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Capone says the titular moment of the uneven THAT AWKWARD MOMENT is the film itself!!!

Published at: Feb. 1, 2014, 1:21 a.m. CST

Hey everyone. Capone in Chicago here.

The first film from writer-director Tom Gormican takes the long way around to get to a truth most of us already know, although it's one that isn't presented in movies very often. The idea is that men, for all of their macho posturing and supposed fear of commitment, are just as susceptible to falling in love and desiring a relationship as women are. As I said, this may be an obvious realization, but in the realm of romantic comedies, which THAT AWKWARD MOMENT certainly is, it's not a theme that is often explored, I suppose because if men and women were treated as too similar, where would the tension and comedy come from? ("Good writing," is the answer, but let's not quibble.) And Gormican makes his characters (and the audience) jump through a whole lot of sometimes burdensome hoops to arrive at this "duh" conclusion.

The story concerns three male best friends at various stages in their emotional growth. Mikey (FRUITVALE STATION's Michael B. Jordan) is married, but his marriage is in trouble, and his wife has just told him she wants to separate. His friends (both single) Jason and Daniel (respectively, Zac Efron and Miles Teller, best known from his devastating performance in THE SPECTACULAR NOW) make two promises to their buddy: to take Mikey out with them to get his mojo back with the ladies, and to stay out of committed relationships until Mikey is fully recovered. So naturally, all three almost immediately find themselves in some type of attachment within days of making this vow together. Mikey ends up secretly having sex with his ex-wife, who finds single Mikey more interesting than the one who's her husband; Daniel hooks up with the guys' female friend/wingman in picking up other women, Chelsea (relative newcomer Mackenzie Davis); and Jason meets the bright, funny and beautiful Ellie (Imogen Poots).

The real source of drama for the guys isn't whether or not they should be in relationships (they all seem varying degrees of happy doing what they're doing). Instead, the only real tension in the film is the other guys finding out and disapproving. The title of the film refers to that moment in many casually dating couple's existence when one of them says "So, where is this going?" (the film's original title was ARE WE OFFICIALLY DATING?, which is actually far more appropriate), but that question isn't really much of an issue where these women are concerned; they both seem okay not defining the relationships. The biggest disappointment about THAT AWKWARD MOMENT is that if there wasn't this gimmick about keeping these relationships secret, it might have been a funny little coming-of-maturity story about these three lunkheads.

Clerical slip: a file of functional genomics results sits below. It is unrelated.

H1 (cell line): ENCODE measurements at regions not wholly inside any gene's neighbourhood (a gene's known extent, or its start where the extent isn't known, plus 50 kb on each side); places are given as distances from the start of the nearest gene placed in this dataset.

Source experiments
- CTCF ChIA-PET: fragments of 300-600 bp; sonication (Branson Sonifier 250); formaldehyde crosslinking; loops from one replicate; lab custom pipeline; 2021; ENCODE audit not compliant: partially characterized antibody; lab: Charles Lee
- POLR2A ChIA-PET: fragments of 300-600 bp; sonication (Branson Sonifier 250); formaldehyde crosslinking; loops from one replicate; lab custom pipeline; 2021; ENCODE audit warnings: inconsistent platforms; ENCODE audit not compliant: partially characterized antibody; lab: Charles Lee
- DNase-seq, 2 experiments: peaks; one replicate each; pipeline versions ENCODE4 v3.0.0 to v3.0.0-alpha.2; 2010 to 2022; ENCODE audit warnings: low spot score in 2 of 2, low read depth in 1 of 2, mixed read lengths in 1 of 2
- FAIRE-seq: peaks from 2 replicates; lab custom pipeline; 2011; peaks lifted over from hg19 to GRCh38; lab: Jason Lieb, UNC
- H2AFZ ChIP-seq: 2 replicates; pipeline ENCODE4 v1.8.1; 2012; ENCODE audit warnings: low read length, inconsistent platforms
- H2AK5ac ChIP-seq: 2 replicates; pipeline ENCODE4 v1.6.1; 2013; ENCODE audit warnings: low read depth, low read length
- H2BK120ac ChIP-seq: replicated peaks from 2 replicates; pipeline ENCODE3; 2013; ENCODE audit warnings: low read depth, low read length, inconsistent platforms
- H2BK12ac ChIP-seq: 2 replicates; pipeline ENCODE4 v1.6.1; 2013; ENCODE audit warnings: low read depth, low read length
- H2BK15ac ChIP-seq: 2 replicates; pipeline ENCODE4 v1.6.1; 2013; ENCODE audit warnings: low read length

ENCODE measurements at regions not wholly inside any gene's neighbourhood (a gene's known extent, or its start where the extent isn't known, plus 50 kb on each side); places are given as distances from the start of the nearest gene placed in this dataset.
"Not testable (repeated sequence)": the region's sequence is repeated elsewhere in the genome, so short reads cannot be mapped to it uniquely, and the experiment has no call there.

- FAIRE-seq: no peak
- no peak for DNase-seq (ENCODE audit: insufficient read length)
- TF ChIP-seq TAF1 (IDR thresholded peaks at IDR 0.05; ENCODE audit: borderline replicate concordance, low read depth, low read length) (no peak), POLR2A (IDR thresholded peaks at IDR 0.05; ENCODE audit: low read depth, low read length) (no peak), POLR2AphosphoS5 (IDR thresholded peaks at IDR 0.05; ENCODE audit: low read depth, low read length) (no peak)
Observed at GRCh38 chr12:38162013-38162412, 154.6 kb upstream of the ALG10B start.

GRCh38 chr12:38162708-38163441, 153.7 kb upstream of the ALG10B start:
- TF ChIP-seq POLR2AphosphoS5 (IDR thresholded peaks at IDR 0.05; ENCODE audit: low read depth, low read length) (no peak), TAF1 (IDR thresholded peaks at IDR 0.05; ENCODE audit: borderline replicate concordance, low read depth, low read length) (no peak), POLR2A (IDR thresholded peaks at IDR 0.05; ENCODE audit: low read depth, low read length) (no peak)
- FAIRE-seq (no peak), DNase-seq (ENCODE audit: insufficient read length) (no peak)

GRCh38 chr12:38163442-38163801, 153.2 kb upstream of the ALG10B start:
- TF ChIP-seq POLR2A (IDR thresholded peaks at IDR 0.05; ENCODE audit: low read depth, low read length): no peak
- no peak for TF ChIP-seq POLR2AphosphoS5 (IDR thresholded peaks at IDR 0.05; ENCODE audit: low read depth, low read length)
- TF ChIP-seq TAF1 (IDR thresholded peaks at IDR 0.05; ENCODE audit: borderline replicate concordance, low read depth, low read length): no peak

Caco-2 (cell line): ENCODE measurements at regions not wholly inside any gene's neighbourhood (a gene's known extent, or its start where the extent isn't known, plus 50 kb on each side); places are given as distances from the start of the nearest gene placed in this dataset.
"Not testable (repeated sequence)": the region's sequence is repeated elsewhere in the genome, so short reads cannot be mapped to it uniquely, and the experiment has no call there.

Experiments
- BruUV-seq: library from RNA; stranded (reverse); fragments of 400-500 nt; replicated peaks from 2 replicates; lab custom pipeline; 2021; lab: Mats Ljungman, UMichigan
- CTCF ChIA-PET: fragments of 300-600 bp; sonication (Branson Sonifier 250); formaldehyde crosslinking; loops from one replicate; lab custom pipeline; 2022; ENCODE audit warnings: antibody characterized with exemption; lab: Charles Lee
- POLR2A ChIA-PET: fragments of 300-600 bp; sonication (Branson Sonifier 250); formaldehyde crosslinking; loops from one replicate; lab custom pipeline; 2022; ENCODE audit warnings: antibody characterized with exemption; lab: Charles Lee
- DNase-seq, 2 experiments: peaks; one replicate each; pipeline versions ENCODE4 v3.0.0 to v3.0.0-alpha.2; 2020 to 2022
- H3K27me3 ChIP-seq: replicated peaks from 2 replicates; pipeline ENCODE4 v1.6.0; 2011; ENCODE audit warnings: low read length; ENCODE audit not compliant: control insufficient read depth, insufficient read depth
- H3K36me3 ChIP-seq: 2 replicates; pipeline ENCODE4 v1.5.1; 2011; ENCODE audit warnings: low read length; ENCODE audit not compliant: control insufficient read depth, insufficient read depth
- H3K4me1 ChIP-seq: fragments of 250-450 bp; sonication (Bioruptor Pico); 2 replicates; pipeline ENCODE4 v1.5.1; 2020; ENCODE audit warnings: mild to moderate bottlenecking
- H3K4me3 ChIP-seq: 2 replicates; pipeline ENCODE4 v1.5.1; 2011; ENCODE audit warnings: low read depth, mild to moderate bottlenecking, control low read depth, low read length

The big surprise about the film is that the Ellie and Chelsea characters are far more developed and fully realized than any of the men. We get to see them with their extended families, we experience some of their personal drama (outside of the relationship), and we care far more about them coming out of this story unscathed than we do the men. Poots is pretty much always good in whatever she does, and there's an effortless (and quirk-free) charm to Ellie that makes you like her. In the scene where she meets Jason in a bar, it's almost a tie figuring out who's picking up whom. But it's Davis who's the real discovery here. She matches her male counterparts in terms of rude behavior, a filthy mouth and her general attitude about bedding a good friend. She rolls with every immature turn Daniel throws at her and always coming out looking cooler than she did five minutes earlier.

The film's attempts at shocking, R-rated humor are hit or miss at best. There's a bit about two of the guys trying to urinate while on Viagra that is kind of amusing, but a bit involving Mikey and a bottle of bronzer is just dumb. It's almost as if director Gormican didn't have the confidence in his material, and covered his ass with juvenile jokes. With characters this smart, it wasn't necessary. The bigger issue in the film that there are a few dramatic turns that didn't seem authentic, particularly one in which Jason fails to help Ellie through a crisis in her life because he's afraid if he does, it will look to his buddies like they're dating. What he does (or doesn't do) probably qualifies as an unforgivable offense, but not in this movie world, where people can be forgiven with a simple public gesture of affection. Don't try this at home, kids.

THAT AWKWARD MOMENT has a lot going for it, first and foremost its impressive cast. But a little more sincerity and less posturing would have gone a long way toward making this a more enjoyable experience. I can recommend the women in this film without hesitation, both in the way they're written and the performances by Poots and Davis. But as in life, it's the men who need finishing school. They feel like sketches of far more interesting men, and that's a shame because they each go through fairly interesting developments in the course of this story. But it's so bogged down in nonsense that the point or any signs of growing up are lost. It's a closer call than you might think, but THAT AWKWARD MOMENT doesn't pull it together in the end.

-- Steve Prokopy
"Capone"
capone@aintitcool.com
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